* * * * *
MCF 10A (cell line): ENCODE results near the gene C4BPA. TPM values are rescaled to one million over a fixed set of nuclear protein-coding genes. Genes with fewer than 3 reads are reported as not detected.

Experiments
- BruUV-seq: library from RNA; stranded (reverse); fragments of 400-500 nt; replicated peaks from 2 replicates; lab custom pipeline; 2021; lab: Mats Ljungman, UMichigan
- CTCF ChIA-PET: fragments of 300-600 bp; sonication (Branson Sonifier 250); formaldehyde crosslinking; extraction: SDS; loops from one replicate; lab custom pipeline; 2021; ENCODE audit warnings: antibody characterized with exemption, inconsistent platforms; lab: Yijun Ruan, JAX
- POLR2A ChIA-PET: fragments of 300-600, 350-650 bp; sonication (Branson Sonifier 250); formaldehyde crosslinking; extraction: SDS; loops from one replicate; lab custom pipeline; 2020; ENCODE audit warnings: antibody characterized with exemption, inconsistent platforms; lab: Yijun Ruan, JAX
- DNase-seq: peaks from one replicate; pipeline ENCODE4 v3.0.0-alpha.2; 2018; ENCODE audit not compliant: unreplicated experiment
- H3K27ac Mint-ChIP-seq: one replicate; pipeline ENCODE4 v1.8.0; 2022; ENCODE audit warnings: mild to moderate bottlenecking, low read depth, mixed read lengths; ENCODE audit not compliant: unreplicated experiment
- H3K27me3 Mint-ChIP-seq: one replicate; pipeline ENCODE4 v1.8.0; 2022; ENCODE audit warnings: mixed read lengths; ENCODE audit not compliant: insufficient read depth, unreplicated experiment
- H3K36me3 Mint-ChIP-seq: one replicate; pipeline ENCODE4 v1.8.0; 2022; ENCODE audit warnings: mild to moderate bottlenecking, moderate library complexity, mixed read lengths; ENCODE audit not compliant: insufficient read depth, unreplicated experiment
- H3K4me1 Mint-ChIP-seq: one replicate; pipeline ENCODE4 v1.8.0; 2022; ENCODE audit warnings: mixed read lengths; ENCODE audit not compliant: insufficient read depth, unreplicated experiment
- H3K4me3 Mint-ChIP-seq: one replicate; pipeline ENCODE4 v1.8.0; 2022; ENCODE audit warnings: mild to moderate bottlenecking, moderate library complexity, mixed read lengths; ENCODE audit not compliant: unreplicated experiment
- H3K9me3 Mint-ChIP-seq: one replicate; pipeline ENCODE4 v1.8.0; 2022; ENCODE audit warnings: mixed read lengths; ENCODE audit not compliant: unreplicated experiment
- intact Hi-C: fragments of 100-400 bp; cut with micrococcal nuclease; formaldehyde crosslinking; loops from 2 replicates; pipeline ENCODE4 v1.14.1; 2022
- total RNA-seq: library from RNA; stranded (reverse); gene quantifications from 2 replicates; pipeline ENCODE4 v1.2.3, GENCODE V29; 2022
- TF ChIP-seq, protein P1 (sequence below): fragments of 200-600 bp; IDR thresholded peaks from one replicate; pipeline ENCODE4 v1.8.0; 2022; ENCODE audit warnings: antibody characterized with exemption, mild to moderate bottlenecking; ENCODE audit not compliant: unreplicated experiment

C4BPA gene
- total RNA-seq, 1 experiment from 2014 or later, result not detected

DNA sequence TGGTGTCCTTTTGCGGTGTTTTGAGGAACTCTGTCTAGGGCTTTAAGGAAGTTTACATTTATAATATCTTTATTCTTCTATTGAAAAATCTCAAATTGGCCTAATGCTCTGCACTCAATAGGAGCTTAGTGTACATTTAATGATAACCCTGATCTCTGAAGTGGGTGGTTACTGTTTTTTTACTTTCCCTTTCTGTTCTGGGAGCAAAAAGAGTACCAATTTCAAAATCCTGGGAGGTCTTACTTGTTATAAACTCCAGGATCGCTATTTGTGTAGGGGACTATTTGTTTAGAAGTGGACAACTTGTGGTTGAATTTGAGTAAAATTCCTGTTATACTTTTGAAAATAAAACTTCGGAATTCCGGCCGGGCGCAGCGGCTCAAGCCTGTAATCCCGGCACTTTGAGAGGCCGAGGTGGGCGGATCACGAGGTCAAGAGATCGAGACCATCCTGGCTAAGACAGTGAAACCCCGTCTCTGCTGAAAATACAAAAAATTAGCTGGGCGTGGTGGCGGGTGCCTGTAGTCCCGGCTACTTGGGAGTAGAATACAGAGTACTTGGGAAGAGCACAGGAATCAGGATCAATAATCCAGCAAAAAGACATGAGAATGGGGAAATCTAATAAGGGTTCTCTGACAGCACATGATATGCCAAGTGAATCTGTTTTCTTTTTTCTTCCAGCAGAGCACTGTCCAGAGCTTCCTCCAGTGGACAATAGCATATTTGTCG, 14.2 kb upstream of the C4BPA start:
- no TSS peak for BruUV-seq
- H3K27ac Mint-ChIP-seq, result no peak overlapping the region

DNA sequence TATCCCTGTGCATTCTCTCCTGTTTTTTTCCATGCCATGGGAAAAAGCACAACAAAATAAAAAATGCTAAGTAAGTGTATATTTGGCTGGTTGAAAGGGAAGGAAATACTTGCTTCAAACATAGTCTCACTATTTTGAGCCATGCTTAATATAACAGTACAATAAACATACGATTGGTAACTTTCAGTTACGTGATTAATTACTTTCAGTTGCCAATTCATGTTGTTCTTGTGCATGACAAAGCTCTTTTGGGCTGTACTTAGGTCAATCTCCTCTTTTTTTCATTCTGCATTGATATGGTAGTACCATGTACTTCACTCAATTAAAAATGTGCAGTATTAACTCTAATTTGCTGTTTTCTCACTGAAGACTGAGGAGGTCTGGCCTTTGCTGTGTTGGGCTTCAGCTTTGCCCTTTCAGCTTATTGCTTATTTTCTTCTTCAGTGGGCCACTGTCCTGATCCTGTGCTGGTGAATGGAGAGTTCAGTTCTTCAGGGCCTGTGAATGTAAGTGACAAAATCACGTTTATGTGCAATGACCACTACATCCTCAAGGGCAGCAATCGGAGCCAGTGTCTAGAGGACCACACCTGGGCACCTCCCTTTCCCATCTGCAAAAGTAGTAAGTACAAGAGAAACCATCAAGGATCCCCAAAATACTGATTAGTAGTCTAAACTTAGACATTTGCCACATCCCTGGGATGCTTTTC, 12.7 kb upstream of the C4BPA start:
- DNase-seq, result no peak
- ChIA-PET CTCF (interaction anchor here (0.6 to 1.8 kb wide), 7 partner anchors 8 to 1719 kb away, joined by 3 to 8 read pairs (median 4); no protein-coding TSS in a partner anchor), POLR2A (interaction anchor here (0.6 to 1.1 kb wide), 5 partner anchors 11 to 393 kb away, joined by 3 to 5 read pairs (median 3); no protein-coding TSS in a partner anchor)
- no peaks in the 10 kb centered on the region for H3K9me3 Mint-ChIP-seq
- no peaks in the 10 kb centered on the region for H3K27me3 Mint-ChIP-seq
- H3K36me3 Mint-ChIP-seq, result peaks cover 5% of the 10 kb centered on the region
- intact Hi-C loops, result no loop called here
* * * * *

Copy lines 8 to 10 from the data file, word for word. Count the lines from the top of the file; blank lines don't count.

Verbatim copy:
- H3K27me3 Mint-ChIP-seq: one replicate; pipeline ENCODE4 v1.8.0; 2022; ENCODE audit warnings: mixed read lengths; ENCODE audit not compliant: insufficient read depth, unreplicated experiment
- H3K36me3 Mint-ChIP-seq: one replicate; pipeline ENCODE4 v1.8.0; 2022; ENCODE audit warnings: mild to moderate bottlenecking, moderate library complexity, mixed read lengths; ENCODE audit not compliant: insufficient read depth, unreplicated experiment
- H3K4me1 Mint-ChIP-seq: one replicate; pipeline ENCODE4 v1.8.0; 2022; ENCODE audit warnings: mixed read lengths; ENCODE audit not compliant: insufficient read depth, unreplicated experiment